BBG on the Hill (Updated)

On October 22, 2015, I had the privilege to testify before the Emerging Threats and Capabilities (ETC) subcommittee of the House Armed Services Committee.  The hearin, Countering Adversarial Propaganda: Charting an Effective Course in the Contested Information Environment, was chaired by Rep. Joe Wilson. 

Testimony was given by Assistant Secretary of Defense Michael Lumpkin, Major General Christopher Haas, Brigadier General Charles Moore, and me as a BBG Governor. My role was largely informational to share another ‘tool in the toolbox’ as HASC is not an oversight committee for the BBG. Biographies and submitted written testimony may be found here and the video of the event may be found below.

My testimony was the first time in over four years, since April 2011, that a sitting Governor appeared before any Congressional committee. The interest from HASC in BBG is not sudden. The committee, it should be noted, is a friend of public diplomacy and international communication. Several years ago, it introduced and championed the Smith-Mundt Modernization Act to remove the taint of “propaganda” from U.S. public diplomacy and the BBG’s journalism.

Below is an excerpt from my oral testimony that emphasized the unique, and often unappreciated, role the BBG’s networks play in U.S. foreign policy and national security.

BBG is unique, however, in that we prioritize our content to impact our strategic audiences. Many of our reporters are not only from our target markets, but they also maintain extensive networks in them. They speak as locals. They know their audiences deeply.

We are called upon to operate in markets until “private information dissemination is found to be adequate.” Virtually by definition, we target markets that are hard to reach and, at best, under served by accessible reliable independent media. In short, there is no other agency or corporation like us – that puts the audience first, and that actively builds true, independent media markets, in order to one day not be needed.

By unleashing the power of professional journalism, we not only inform foreign publics, we allow individuals to aspire to freedom by offering them a platform to make decisions based on information that is verifiably true.

When we cover the success of free and open elections, as we have recently in Nigeria, we educate audiences on how opposition parties can seek power peacefully through the ballot.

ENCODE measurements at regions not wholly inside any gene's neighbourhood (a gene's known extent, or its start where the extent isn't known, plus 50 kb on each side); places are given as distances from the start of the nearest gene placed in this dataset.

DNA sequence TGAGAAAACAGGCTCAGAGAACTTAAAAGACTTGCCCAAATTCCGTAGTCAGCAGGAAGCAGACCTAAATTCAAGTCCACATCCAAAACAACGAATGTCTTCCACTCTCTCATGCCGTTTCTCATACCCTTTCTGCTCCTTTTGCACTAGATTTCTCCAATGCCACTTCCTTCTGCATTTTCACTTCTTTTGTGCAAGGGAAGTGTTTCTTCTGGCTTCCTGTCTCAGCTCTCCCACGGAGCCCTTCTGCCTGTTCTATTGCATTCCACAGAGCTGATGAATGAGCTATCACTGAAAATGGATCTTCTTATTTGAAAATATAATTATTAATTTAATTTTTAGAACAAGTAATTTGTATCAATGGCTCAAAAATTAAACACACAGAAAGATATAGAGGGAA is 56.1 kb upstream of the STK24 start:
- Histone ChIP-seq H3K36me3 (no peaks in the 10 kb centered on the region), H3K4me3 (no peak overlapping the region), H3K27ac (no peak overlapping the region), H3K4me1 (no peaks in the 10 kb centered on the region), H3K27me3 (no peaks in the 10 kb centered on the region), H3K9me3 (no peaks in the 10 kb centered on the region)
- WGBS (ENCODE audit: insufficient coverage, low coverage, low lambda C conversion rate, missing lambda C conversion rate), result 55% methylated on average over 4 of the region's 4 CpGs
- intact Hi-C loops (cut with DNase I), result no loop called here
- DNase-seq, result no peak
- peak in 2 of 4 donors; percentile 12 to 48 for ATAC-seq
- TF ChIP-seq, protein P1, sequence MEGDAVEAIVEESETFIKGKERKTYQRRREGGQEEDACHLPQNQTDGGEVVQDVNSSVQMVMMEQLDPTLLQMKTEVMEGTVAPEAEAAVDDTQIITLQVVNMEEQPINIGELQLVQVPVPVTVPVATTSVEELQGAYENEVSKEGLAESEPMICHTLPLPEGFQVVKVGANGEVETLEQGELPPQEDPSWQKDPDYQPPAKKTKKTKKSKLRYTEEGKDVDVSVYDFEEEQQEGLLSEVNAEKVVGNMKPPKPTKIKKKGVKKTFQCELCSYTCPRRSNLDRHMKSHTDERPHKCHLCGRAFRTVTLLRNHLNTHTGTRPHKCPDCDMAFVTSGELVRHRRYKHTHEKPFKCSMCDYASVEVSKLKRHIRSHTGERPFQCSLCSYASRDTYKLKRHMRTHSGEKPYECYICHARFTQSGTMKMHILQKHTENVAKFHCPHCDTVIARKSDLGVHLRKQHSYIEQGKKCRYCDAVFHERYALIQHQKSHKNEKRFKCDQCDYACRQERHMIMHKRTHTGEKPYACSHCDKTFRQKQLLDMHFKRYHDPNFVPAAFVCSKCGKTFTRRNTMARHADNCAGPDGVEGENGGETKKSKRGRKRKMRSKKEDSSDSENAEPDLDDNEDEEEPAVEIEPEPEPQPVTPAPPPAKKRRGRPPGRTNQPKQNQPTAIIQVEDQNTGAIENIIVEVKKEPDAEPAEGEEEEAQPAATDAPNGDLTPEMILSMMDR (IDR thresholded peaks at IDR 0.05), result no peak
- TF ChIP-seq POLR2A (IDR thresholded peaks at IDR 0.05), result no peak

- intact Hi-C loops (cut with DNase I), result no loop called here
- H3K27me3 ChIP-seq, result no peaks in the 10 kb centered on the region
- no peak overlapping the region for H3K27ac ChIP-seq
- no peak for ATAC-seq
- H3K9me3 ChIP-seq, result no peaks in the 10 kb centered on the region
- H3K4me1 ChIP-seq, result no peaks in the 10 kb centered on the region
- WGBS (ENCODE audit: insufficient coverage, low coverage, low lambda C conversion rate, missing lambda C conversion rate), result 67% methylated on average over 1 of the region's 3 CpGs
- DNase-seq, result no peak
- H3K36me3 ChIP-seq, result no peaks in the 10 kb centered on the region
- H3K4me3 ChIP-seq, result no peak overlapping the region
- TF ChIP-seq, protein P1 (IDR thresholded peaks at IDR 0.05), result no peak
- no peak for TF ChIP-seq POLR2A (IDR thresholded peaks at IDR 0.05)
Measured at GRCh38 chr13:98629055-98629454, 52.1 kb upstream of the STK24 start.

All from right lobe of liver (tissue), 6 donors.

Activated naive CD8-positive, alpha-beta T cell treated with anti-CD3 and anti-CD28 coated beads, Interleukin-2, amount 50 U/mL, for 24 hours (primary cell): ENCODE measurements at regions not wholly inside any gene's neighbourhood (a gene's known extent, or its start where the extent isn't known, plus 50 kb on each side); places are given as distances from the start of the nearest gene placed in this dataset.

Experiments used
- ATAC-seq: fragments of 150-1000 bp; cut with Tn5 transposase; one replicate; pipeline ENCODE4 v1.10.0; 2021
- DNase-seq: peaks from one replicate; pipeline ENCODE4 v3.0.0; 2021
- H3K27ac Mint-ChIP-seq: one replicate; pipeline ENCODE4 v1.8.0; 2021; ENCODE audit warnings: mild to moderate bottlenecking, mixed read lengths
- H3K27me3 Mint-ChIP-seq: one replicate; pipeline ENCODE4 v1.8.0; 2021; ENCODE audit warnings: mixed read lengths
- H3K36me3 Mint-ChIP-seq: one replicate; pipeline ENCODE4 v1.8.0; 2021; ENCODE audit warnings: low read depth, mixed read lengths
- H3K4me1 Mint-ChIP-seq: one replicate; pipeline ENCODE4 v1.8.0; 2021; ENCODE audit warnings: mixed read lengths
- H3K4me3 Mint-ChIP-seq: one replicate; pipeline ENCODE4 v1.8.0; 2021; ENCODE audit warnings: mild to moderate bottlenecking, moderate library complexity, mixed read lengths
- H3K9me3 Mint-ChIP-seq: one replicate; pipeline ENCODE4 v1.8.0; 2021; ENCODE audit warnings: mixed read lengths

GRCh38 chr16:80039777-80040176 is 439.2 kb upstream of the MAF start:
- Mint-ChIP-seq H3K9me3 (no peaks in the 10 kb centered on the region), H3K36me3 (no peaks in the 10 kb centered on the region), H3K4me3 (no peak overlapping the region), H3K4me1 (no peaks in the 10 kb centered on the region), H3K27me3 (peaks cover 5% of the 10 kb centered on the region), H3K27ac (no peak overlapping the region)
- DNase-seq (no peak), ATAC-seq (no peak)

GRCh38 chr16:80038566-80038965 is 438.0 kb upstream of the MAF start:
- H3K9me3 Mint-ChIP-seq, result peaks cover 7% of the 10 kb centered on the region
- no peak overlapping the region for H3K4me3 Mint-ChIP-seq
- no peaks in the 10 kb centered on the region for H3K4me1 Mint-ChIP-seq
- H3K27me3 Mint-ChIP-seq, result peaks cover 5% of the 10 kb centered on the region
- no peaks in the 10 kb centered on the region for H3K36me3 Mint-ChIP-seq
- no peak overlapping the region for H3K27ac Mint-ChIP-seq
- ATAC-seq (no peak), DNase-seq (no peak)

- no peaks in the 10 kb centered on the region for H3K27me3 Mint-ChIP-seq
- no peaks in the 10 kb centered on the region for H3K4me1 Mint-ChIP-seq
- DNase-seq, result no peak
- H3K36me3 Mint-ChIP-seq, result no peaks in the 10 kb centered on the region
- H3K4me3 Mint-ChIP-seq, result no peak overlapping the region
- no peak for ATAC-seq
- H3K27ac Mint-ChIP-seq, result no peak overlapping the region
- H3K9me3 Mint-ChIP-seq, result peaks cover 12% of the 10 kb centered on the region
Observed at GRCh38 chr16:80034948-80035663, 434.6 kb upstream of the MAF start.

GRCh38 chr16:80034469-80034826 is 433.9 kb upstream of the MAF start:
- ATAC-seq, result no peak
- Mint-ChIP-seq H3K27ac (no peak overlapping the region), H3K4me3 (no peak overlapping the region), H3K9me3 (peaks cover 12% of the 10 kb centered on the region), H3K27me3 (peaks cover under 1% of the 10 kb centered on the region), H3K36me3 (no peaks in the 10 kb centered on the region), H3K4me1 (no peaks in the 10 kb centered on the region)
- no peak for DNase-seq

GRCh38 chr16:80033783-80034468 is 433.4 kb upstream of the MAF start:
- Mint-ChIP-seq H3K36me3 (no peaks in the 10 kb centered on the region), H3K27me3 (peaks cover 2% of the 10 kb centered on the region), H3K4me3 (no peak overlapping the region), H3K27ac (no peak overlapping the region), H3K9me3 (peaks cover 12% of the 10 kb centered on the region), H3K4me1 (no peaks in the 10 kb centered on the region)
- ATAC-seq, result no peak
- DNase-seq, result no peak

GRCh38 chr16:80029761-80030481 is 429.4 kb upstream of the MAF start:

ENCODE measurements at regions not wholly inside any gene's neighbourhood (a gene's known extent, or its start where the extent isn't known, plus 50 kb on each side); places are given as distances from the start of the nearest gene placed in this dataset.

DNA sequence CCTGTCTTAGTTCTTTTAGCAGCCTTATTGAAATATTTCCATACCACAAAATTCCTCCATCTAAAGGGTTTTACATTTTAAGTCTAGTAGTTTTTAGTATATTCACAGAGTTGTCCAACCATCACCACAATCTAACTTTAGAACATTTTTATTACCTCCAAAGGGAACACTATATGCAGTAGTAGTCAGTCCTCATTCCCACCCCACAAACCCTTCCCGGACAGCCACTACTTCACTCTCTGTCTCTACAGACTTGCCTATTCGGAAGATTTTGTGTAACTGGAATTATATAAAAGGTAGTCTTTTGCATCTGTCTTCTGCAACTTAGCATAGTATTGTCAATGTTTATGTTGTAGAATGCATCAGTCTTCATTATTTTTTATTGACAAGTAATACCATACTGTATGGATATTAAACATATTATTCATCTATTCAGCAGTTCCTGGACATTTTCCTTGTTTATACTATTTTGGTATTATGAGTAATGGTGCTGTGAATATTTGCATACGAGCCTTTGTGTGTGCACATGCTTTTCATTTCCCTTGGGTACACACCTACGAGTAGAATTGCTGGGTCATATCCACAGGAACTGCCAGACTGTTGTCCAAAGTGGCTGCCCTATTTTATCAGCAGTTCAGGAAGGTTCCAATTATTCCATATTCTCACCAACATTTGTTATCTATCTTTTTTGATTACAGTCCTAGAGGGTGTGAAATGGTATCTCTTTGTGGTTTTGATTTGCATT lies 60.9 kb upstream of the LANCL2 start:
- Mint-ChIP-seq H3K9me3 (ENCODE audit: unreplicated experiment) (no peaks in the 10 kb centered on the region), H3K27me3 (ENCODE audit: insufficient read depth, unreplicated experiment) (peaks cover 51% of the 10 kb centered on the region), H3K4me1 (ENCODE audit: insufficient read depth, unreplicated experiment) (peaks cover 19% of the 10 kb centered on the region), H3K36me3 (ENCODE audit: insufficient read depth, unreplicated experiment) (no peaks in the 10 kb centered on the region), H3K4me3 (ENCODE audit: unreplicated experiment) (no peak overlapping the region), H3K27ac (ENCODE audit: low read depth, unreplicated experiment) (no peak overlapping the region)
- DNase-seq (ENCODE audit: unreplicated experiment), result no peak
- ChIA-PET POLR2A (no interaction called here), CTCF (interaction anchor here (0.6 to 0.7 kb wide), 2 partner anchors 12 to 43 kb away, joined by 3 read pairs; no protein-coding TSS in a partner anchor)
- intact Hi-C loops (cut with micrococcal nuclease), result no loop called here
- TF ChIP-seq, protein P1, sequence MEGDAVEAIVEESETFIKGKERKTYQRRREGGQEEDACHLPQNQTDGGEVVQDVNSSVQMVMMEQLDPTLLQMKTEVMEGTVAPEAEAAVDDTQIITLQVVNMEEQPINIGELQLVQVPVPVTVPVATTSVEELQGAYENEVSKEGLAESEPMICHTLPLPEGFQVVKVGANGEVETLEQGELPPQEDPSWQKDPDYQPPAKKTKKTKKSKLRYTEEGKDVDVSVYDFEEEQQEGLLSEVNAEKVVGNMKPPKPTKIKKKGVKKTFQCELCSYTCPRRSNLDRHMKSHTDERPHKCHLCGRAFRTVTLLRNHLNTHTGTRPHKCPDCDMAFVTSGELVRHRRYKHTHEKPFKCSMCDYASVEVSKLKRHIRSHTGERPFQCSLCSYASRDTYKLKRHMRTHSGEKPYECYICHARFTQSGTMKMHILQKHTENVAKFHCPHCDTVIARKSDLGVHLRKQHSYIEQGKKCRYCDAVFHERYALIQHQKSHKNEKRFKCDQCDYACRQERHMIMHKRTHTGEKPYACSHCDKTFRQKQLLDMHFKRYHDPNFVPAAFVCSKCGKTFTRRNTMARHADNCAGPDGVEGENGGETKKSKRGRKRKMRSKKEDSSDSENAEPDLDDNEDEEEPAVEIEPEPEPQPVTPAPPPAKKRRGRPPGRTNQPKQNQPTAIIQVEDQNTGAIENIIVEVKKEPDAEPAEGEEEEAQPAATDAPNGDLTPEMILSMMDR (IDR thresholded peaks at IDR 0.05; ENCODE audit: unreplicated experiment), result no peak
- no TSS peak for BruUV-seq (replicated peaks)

BBG serves as a key explainer of U.S. policy as well. VOA’s Charter mandates that our programs “present the policies of the United States clearly and effectively, and…also present responsible discussions and opinion on these policies.

When we train the lens on our own policy discussions, for example by covering differing views on the recent negotiations with Iran, we allow the world to see democracy as a constantly evolving work in progress guided by the rule of law. Even simply talking about how Americans go about paying parking tickets can open the eyes of our audiences.

Allow me to use some terms that are not usually associated with the BBG but are familiar to the Committee and to my colleagues.

The BBG is actively involved in “foreign internal defence” through empowering the people with the truth and giving them a voice through transparency and accountability.

We work “By, With, and Through” local populations by training and equipping local media and individuals to be better journalists. We actively work with some 3,000 affiliate news organization around the world, including 400 radio stations in Indonesia alone.

We are a “force multiplier” for broader U.S. public diplomacy. By opening markets in closed societies for fact-based journalism and helping our audiences see an alternative future, BBG’s international media provides a platform on which the Department of State, the Department of Defense, the Agency for International Development, the Department of Agriculture, and others can build and advance their own success. …

As I close, let me say: journalism is a powerful force for change. By acting as the “foreign domestic media” the BBG plays a critical role in the lives of audiences by providing them with news and information, in their local language, that is relevant to their daily lives.

Voice of America’s first broadcast stated: “The news may be good or bad; we will tell you the truth.” At BBG, we continue to operate with that in mind, because truth builds trust and credibility, and delivering credible news is the most effective counter to propaganda and ignorance and provide the audience with information that will affect their daily lives and use in their own decision-making.

And with that, I am happy to take questions. Thank you for your time and attention.

What was not said

During the hearing, during an exchange with Congressman Franks, Assistant Secretary Lumpkin presented a series of profiles as a taxonomy. My intervention should have clearly stated that some of BBG’s target audiences that exist outside that taxonomy. Members of these audiences may enter that taxonomy but they will certainly have an impact around the profiles classified, from shaping inoculation, influencing social acceptance & shunning of concepts and recruiters, to potentially affecting financial and logistical support structures.

There is a systemic problem in the U.S., and in other countries, that we look to the military solve our problems. The reasons for this are numerous — from budgets to quantity of personnel to bureaucratic posture and culture — but it does not change the fact that we continue to look at tactical tools to solve strategic issues.

Watch the hearing below.

This post has been updated.